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Election Reform and Communication Reform

In The Dartmouth, alum Frank Gado of White River Junction, VT, who is running for second vice president on the upcoming petition slate, complains rightly that dissent on the proposed constitution, which would severely limit petition opportunities, is being quieted.

Geoff Bronner advises “alumni to read the proposal themselves and not rely on someone else’s interpretation,” and I agree that “it deserves thoughtful consideration and an informed debate” (“Approaching the Alumni Constitution,” Oct. 5). But who is abridging such discussion and debate? Not those in opposition.

College publications steadily mention the new constitution in favorable terms. But when I asked the head of the Dartmouth Alumni Council to support giving opponents access to the same forums, Mr. Routhier refused. I assure Mr. Bronner that I will gladly co-sign any letter urging that all sides be provided the means to state their arguments.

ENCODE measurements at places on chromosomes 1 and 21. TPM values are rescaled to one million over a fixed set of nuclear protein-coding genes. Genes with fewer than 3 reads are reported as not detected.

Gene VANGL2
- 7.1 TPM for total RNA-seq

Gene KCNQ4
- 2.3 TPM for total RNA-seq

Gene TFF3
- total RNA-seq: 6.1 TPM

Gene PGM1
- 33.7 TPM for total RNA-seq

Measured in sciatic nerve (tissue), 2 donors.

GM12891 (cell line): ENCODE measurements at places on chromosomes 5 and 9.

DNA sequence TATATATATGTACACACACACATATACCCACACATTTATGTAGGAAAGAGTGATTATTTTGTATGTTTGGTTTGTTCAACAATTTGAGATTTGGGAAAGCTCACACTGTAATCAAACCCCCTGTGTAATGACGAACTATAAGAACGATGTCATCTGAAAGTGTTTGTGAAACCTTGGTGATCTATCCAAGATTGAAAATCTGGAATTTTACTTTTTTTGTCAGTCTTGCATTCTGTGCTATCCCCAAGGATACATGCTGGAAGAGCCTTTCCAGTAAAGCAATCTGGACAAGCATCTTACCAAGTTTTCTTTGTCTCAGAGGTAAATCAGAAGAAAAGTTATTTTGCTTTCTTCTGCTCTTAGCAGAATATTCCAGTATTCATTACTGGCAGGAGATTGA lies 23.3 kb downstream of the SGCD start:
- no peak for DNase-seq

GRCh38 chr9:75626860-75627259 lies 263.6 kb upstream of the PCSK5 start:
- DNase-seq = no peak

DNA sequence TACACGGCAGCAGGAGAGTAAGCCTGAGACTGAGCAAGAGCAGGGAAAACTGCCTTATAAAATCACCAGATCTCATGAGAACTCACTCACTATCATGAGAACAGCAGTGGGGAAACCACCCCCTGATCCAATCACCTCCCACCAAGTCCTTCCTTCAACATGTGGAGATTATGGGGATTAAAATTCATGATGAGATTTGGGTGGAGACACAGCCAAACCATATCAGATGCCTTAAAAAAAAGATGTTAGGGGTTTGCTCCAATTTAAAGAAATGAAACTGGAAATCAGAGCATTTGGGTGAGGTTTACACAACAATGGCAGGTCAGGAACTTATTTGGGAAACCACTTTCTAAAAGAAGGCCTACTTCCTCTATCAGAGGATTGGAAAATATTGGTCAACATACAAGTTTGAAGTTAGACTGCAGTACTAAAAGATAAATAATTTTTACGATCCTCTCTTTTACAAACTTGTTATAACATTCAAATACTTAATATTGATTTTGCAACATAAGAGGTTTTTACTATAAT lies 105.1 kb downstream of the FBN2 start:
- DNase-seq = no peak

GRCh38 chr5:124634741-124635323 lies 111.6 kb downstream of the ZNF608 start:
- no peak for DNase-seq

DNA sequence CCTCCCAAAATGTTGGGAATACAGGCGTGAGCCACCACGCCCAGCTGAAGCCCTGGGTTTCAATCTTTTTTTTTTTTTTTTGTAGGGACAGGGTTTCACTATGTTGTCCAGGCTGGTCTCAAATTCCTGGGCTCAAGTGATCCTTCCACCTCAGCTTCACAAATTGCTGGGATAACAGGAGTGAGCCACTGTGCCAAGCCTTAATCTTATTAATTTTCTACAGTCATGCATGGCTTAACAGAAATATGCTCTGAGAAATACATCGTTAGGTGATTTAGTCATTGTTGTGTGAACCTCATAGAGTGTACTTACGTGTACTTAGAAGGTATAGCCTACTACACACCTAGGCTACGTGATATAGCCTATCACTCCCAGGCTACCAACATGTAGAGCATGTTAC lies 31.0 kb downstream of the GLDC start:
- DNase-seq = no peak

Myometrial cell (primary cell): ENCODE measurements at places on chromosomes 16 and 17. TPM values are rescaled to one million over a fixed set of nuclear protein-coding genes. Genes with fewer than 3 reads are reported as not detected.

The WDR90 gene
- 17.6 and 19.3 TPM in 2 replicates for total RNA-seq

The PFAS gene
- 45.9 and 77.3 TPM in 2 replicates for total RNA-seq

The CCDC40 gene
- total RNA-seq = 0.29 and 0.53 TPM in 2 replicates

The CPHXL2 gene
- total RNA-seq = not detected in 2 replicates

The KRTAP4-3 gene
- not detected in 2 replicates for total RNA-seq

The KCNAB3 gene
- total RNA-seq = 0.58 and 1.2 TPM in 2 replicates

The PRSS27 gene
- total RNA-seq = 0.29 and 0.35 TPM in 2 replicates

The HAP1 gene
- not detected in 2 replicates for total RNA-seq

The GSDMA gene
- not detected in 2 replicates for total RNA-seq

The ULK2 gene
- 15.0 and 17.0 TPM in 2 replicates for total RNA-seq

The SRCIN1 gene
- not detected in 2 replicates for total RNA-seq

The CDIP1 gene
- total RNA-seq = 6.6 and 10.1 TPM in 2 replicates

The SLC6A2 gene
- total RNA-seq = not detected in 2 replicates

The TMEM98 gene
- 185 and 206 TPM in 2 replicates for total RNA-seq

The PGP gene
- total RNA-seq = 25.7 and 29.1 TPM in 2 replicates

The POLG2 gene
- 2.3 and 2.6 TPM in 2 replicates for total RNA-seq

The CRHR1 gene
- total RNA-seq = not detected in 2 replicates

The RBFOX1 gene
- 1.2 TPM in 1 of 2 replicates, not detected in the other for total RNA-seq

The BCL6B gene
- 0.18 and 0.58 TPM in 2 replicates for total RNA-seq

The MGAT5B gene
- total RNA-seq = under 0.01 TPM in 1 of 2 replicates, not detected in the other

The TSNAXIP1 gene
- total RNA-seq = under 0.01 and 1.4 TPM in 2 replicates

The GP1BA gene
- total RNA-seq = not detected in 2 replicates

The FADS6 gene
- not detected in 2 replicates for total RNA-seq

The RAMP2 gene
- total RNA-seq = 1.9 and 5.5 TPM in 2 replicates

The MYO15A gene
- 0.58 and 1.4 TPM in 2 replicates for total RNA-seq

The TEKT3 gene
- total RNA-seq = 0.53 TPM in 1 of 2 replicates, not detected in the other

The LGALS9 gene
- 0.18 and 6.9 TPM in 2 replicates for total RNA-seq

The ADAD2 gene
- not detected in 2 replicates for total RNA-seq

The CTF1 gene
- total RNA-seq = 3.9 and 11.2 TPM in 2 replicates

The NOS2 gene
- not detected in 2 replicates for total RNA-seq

The burgeoning independent media at Dartmouth is a partial fix: Dartblog was the first to report on the new constitution and its sundry mistakes, and I have since received many kind e-mails of thanks. But blogs and the like are certainly no solution. The process itself ought to be open: if a new constitution is to promulgated, it ought to come about out of a two-sided debate on equal ground, not proclamations over there and rag-tag dissent over here.

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